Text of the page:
Malengin

Malengin

carries net on back to “catch fools with.” [Br. Lit.: Faerie Queene]
See: Cunning

Malengin

personification of craftiness. [Br. Lit.: Faerie Queene]
See: Deceit
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Now, in a fantasy reversal of that defeat, Malengin the smoothtongued shapechanger is tracked to his "hollow caue" (4.
15) When Byrchensa describes the Irish rebels as snakes, he comments: 'There did these snakes roule round their tales, a while, / Yet at the last were forced to cast their skinnes', possibly alluding to the destruction of Malengin which occurs when he transforms himself into a snake and Talus 'all his bones, as small as sandy grayle, / He broke, and did his bowels disentrayle' (Faerie Queene, V.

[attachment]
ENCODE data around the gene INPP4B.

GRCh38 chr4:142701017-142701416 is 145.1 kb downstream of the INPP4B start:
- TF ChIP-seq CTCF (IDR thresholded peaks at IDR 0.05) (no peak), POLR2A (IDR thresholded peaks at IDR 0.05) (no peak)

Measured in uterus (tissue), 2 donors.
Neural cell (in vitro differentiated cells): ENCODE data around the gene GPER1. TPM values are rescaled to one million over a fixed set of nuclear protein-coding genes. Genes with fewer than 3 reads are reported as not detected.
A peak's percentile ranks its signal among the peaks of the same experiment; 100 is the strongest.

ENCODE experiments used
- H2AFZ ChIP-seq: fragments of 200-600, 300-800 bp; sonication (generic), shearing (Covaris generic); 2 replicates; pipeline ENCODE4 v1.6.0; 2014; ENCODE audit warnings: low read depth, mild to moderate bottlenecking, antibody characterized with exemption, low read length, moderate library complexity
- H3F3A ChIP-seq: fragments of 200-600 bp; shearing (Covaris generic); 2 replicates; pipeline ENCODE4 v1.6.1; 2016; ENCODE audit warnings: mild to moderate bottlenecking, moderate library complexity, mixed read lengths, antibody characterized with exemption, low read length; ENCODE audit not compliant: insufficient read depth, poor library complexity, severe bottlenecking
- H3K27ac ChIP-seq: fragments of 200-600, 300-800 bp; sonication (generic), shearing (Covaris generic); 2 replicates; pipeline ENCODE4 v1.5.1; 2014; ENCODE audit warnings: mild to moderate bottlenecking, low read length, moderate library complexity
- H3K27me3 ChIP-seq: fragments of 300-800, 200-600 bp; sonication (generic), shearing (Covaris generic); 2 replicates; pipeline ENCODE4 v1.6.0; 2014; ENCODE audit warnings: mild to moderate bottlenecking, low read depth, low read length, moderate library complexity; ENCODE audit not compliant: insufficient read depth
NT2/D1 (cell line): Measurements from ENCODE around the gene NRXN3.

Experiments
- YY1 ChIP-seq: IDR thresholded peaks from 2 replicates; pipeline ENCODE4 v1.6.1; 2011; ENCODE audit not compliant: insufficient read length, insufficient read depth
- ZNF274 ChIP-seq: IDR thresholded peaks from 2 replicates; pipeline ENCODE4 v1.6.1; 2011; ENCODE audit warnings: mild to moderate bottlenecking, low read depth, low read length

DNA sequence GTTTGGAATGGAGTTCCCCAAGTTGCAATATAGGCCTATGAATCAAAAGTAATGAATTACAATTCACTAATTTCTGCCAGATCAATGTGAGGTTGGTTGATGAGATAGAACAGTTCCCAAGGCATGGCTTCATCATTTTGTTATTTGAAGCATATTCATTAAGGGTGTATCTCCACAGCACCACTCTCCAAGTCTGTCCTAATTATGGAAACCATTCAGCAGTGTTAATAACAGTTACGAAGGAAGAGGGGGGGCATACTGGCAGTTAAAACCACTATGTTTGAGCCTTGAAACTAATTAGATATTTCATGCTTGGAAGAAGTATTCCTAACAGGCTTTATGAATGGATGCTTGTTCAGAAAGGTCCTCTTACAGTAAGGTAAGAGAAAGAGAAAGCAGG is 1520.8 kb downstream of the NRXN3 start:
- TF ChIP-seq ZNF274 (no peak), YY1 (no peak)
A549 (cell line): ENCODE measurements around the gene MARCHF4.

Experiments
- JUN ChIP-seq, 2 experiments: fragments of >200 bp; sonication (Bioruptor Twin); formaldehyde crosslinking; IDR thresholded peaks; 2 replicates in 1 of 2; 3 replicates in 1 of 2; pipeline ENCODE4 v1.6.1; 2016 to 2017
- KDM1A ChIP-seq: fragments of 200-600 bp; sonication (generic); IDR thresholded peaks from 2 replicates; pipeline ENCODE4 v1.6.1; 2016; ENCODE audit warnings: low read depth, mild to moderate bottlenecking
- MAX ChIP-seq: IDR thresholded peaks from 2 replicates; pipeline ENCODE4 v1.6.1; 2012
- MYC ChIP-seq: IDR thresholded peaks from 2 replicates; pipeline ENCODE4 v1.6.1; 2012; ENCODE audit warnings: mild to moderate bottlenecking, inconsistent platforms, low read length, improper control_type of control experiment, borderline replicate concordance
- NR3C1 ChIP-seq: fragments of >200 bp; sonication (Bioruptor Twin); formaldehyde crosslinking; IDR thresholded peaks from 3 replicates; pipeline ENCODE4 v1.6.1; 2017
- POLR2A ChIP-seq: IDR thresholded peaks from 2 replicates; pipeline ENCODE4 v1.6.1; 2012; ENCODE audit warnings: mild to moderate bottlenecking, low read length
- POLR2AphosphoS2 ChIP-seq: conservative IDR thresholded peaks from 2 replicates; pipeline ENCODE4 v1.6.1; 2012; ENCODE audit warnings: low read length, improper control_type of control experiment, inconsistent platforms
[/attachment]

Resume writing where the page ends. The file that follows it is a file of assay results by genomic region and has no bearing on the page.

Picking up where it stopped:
Malengin, an ingenious villain who transforms himself into different shapes at will.
On their way to the Queen they encounter the robber Malengin (Guile), who tries to escape by turning himself into various animals, but is captured and killed by Talus.